Grandpa John’s Rib Shack in Peoria Carries on Family Tradition

I’m going to let you in on a little secret. I’d rather eat the regular fries at Grandpa John’s Rib Shack than their famous sweet potato fries. I know, I know. It’s almost sacrilege to say that. And it’s not that the sweet potato fries aren’t great – they are – but the regular fries are so fantastic that I have a hard time believing it.

The good news is that I don’t have to get in my car and schlep all the way up to Willow Knolls Court to get a fix. The Robinson Family was kind enough to take pity on us poor central Peoria residents to open second restaurant at 200 W. McClure Avenue, the site of the former Hardee’s fast food restaurant joint.

Now, there are other barbecue joints that are operating not far from this location. But none of them have food that is anywhere as consistently good as what we get from Grandpa John’s.

I’ve eaten there several times since it opened about a month ago. We thought it about time to offer up an official review of Peoria’s newest – yet oldest – rib joint.

Since I was eating of the River City Times dime, I ordered a regular combination dinner ($14.95) which gave me choices of two kinds of meat and two sides. I ordered rib tips and pulled beef. For the sides, I ordered cole slaw and sweet potato fries.
You see, while I loooooove their regular fries, I owed it to our loyal readers to give the sweet potato fries another try.

My opinion hasn’t changed: I still find the regular potato fries to be superior. The sweet potato version are still tasty and crisp and I have no argument with anyone who prefers them to the regular version. But I’ll stick to the regular fries next time I dine there.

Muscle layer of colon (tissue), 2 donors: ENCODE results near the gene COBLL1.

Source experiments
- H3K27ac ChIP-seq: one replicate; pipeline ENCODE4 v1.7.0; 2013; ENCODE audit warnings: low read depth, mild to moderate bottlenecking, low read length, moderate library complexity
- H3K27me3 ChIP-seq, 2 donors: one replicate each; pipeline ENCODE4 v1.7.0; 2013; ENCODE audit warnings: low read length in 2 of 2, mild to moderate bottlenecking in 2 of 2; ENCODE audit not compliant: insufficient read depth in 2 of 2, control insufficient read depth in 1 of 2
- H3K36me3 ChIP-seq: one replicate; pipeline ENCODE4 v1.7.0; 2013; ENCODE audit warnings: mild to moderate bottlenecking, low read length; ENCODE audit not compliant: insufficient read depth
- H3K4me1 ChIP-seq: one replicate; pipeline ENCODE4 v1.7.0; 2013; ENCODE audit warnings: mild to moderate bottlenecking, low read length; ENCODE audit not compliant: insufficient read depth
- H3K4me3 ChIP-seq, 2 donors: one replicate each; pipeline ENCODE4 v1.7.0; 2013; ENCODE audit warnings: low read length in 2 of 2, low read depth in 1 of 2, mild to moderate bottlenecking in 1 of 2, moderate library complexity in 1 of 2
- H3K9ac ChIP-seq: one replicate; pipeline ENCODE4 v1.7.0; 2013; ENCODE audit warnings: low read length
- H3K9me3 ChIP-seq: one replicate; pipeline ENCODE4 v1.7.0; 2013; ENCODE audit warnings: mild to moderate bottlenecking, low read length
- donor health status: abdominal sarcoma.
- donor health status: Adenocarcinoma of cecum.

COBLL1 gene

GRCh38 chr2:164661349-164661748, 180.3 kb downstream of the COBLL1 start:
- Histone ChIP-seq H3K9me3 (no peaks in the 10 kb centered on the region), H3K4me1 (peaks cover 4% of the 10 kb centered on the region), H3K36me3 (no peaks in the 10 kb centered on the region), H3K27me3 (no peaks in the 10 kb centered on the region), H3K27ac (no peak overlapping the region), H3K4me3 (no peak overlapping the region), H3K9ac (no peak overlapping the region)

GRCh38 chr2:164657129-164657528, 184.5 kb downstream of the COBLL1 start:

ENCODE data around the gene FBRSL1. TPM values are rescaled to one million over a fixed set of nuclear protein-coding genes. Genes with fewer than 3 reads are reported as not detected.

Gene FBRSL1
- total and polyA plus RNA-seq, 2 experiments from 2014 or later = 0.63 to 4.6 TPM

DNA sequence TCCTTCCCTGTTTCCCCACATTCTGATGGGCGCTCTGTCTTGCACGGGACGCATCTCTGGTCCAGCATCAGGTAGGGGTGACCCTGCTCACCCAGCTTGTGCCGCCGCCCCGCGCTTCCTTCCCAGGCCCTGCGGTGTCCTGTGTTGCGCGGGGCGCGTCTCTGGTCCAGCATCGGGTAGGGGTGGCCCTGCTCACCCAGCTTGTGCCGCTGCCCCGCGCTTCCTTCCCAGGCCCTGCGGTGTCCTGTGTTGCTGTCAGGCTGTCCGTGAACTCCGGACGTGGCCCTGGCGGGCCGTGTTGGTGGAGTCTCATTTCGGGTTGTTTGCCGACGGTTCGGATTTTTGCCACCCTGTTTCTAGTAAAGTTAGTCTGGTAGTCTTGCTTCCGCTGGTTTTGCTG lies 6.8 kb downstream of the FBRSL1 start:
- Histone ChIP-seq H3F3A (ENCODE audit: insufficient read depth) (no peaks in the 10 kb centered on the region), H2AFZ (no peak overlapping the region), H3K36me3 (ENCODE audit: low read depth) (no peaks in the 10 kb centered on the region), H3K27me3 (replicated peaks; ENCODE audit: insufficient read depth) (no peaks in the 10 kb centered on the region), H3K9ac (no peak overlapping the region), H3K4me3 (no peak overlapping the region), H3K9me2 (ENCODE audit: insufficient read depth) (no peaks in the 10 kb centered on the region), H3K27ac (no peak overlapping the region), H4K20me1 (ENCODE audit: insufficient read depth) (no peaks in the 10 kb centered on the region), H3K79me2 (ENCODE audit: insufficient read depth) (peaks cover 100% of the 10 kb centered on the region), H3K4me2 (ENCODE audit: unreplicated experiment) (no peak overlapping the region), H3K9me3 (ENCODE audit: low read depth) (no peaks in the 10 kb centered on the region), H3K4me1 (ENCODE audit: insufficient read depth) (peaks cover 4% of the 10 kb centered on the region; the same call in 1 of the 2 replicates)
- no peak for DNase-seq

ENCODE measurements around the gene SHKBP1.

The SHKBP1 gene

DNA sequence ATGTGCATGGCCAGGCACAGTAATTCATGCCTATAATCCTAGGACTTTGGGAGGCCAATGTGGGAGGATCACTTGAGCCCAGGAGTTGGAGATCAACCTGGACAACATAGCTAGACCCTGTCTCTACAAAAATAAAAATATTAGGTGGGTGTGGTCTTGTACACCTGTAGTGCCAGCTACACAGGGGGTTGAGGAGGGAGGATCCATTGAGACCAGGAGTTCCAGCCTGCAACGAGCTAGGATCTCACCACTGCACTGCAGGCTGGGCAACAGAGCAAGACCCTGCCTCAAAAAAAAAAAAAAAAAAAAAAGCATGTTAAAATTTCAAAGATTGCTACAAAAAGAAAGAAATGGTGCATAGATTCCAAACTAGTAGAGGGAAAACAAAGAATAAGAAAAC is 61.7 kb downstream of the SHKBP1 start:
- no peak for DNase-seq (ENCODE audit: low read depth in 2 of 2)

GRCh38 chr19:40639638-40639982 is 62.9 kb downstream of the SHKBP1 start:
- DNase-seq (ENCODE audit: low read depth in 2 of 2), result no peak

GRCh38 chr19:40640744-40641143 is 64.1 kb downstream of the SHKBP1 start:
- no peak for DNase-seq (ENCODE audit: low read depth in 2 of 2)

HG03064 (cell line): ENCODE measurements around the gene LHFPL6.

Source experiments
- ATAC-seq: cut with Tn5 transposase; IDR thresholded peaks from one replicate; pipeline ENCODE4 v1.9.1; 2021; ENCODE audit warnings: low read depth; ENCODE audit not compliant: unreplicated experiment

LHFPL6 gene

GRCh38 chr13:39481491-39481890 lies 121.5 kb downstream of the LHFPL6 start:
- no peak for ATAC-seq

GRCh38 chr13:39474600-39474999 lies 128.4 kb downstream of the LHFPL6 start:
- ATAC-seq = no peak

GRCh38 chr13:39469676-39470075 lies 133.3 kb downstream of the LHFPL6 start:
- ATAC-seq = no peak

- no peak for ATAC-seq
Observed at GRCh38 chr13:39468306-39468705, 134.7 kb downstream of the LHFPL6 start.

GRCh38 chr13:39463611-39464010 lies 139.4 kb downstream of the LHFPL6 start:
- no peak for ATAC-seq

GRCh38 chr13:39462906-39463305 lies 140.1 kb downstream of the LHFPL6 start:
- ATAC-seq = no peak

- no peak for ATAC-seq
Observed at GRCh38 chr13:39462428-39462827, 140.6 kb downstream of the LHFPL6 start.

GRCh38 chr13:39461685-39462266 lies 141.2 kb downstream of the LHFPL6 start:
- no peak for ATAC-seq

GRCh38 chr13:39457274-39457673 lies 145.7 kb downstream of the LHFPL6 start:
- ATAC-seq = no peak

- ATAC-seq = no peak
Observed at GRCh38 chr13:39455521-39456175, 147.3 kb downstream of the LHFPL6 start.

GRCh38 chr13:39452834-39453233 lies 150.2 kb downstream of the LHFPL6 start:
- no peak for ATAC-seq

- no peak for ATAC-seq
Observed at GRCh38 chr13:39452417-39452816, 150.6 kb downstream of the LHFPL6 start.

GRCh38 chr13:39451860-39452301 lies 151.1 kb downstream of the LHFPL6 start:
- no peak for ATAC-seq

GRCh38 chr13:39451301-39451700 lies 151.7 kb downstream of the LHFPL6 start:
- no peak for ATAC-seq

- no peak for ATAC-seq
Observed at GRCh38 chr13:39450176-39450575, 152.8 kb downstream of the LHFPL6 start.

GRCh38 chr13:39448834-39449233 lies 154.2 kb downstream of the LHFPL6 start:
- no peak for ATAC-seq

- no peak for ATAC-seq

I’m not alone. The guy ahead of me in line at the counter ordered nothing but an order of regular fries ($1.69). The sweet potato fries are $1.79.

The rib tips were great, as usual. Take my advice, don’t even try to eat them with a fork. Pick ’em up, and dip ’em by hand. Keep a fresh napkin – in this case, a paper towel – in your non-dipping hand and prepare to spit out the bony parts. Only a fool tries worries about high-manners and etiquette when eating at a rib joint.

The pulled beef was delicious and spicy-good as well, even without added sauce. The meal was served with two pieces of white bread, and I tried to make a sandwich out of the beef, but the entree worked better just eating it with a fork.

Of course, the slaw was sweet and crispy, and not excessively creamy, which I find annoying. Don’t let the price of the combination dinner scare away folks who like a bargain. They offer a daily lunch specials for $6.48 that will stick to your ribs.
Owned by the family of the late John Robinson – founder of the late and lamented Big John’s BBQ – Grandpa John’s Rib Shack continues a Peoria tradition and does to very nicely.

I do have a few bones to pick *ahem* with my favorite rib joint, though.

First: I know those bolted-down tables and chairs came with the place, but please get rid of them. I can fit at the tables, but it’s a tight fit. I have a feeling that most people who eat a lot of BBQ might be in the same boat.

Second: Take a cue from the competition and offer diners more than just one kind of BBQ dipping sauce. It’s the only thing I like about the corporate-rib-joint-that-shall-remain-nameless. Variety is the spice of life, after all.

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